Antarctica: Mighty Thwaites Glacier threatens to melt
Global warming is threatening ice shelves linked to the Thwaites Glacier. If they fracture and break, much of the glacier could melt into the sea, causing a dramatic sea level rise.
Thwaites Glacier is one of the largest of its kind in Antarctica. Covering an area of 192,000 square kilometers, it is roughly the size of the UK. One third of the glacier consists of large floating ice platforms, or ice shelves. Increasingly, however, these platforms have been fracturing.
Ice shelf could shatter like a windshield
Researchers warn that the mighty glacier could be undergoing dramatic change. It is possible that, within the next three to five years, a 45-kilometer-long ice shelf segment could shatter and break like a car window, researchers from the International Thwaites Glacier Collaboration project say.
Serious rise in sea level looms
The ice shelf currently prevents the gargantuan glacier from slipping into the sea. If it were to shatter, huge amounts of glacial ice could end up melting into the water. Much of the glacier would break up into floating icebergs, say scientists.
No isolated event
It would not be the first incident of this kind. In July 2017, the vast A68 iceberg detached from the Larsen C ice shelf in West Antarctica. While icebergs break off constantly, the timing of the event — during the cold Antarctic winter months — baffled scientists. Many suspect global warming could be a factor.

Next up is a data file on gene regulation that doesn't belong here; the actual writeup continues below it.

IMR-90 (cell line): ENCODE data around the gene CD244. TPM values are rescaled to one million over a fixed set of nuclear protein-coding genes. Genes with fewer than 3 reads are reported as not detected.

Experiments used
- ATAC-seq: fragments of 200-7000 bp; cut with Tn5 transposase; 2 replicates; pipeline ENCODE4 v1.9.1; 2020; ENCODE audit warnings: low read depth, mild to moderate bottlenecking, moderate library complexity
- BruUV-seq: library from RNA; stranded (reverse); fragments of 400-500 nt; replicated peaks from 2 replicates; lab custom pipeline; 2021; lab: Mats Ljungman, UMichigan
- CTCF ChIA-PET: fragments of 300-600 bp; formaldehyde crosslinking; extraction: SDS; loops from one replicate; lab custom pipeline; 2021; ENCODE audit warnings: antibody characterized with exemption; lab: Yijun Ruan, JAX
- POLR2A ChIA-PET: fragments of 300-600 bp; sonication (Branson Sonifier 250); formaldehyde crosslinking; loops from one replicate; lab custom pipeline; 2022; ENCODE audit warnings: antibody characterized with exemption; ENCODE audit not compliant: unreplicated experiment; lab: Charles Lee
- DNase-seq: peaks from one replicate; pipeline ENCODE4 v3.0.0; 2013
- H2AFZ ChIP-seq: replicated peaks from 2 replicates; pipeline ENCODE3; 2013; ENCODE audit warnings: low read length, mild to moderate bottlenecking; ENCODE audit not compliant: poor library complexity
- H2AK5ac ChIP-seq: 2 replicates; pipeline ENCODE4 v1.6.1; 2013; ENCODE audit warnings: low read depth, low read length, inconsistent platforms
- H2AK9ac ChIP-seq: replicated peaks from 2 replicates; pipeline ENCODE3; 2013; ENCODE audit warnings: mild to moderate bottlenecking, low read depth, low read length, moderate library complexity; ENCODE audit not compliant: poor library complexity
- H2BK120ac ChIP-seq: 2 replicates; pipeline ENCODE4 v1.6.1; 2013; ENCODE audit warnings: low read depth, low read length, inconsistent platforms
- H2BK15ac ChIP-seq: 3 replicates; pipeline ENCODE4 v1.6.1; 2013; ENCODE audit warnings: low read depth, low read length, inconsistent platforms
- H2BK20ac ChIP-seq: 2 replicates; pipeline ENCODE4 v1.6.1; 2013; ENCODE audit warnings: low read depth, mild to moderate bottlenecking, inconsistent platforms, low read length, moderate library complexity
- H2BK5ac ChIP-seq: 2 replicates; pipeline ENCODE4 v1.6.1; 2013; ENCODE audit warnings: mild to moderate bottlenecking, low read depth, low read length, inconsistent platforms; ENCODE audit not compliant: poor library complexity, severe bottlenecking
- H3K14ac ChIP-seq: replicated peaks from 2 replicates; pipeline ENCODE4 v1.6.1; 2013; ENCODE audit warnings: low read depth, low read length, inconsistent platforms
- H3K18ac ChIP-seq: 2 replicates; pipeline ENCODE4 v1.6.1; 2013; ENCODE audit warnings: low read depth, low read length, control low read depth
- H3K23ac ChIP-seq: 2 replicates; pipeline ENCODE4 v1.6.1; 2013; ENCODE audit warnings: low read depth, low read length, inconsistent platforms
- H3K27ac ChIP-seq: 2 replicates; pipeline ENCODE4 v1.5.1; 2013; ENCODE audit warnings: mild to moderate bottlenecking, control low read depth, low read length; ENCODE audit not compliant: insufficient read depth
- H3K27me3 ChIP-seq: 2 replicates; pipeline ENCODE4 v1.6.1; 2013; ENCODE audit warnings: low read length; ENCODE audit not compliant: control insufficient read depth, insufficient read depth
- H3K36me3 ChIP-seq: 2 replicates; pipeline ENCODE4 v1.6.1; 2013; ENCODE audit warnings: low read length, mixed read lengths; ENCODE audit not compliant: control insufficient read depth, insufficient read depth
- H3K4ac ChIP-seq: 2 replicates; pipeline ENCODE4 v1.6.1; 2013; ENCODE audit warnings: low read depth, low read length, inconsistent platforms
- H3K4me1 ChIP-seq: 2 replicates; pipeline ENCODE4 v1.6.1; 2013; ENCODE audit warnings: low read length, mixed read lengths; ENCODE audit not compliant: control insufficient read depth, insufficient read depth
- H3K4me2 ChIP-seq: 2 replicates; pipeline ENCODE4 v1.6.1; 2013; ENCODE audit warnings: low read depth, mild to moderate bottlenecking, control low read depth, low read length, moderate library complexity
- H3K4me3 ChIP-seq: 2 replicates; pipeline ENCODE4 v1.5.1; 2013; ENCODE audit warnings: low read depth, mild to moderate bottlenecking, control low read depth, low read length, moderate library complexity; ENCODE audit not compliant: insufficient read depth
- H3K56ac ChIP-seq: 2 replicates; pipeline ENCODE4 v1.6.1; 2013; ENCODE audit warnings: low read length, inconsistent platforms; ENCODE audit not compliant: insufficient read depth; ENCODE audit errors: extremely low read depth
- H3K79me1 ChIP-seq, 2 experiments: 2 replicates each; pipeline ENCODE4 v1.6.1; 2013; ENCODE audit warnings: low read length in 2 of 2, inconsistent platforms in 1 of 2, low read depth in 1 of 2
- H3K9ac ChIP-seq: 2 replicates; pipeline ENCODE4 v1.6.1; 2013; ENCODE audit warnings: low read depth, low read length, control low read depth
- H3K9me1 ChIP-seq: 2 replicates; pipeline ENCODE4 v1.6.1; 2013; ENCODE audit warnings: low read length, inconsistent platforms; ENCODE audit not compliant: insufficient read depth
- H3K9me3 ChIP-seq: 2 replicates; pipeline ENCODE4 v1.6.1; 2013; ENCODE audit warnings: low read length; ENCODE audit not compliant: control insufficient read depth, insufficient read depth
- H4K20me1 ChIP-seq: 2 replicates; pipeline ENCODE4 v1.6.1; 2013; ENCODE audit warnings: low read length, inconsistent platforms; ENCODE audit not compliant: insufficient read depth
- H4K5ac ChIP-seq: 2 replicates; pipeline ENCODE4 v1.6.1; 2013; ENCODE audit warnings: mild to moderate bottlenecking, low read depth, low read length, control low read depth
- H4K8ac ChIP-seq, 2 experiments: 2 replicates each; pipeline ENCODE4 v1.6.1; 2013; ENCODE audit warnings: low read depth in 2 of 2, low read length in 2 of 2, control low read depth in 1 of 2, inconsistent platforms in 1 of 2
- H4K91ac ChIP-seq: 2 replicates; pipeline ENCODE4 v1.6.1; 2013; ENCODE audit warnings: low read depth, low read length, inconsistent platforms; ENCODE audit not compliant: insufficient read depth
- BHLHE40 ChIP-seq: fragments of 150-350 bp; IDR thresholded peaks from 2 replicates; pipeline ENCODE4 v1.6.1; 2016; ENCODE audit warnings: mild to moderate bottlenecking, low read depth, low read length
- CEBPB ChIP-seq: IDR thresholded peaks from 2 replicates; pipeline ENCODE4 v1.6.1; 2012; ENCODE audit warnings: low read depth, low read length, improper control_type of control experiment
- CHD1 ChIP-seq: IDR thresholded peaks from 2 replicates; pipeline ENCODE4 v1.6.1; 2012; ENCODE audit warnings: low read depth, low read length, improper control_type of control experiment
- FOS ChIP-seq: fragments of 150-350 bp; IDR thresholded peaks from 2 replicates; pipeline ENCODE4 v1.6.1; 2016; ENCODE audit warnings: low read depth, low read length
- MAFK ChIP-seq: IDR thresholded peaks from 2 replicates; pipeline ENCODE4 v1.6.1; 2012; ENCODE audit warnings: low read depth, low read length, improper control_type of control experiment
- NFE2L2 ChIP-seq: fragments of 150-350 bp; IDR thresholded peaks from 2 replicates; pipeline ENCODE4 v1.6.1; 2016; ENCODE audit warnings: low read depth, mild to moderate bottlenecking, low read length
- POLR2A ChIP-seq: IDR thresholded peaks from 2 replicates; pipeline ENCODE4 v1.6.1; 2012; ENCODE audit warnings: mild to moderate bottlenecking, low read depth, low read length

Antarctic Peninsula ice shelves at risk
Over the past 20 years, seven ice shelves along the Antarctic Peninsula have shattered, or drastically receded. This means more ice has melted into the sea, which has caused sea levels to rise.
Warm water accelerates thaw
Climate change, or the warming of the sea more specifically, is to blame for the Thwaites Glacier melting. Warm water flowing beneath the ice shelves have caused large sections to thaw, forming glacier caves. This melting process has accelerated tremendously over the past 30 years. Scientists are closely monitoring the development.
Breakup could trigger major sea level rise
Together, the melting Thwaites Glacier and Pine Island Glacier already account for a 10% rise in global sea levels. If the Thwaites Glacier were to break up entirely, releasing all its ice into the water, sea levels worldwide would rise by about 65 centimeters (25 inches).
The breakup of the Thwaites Glacier would trigger a dangerous chain reaction. Should it melt, other nearby glaciers (like the Pine Island Glacier, pictured) could follow. Vast swaths of the West Antarctica ice could break off, causing sea levels to rise by up to 3,3 meters. That’s why the Thwaites Glacier has been nicknamed the Doomsday Glacier.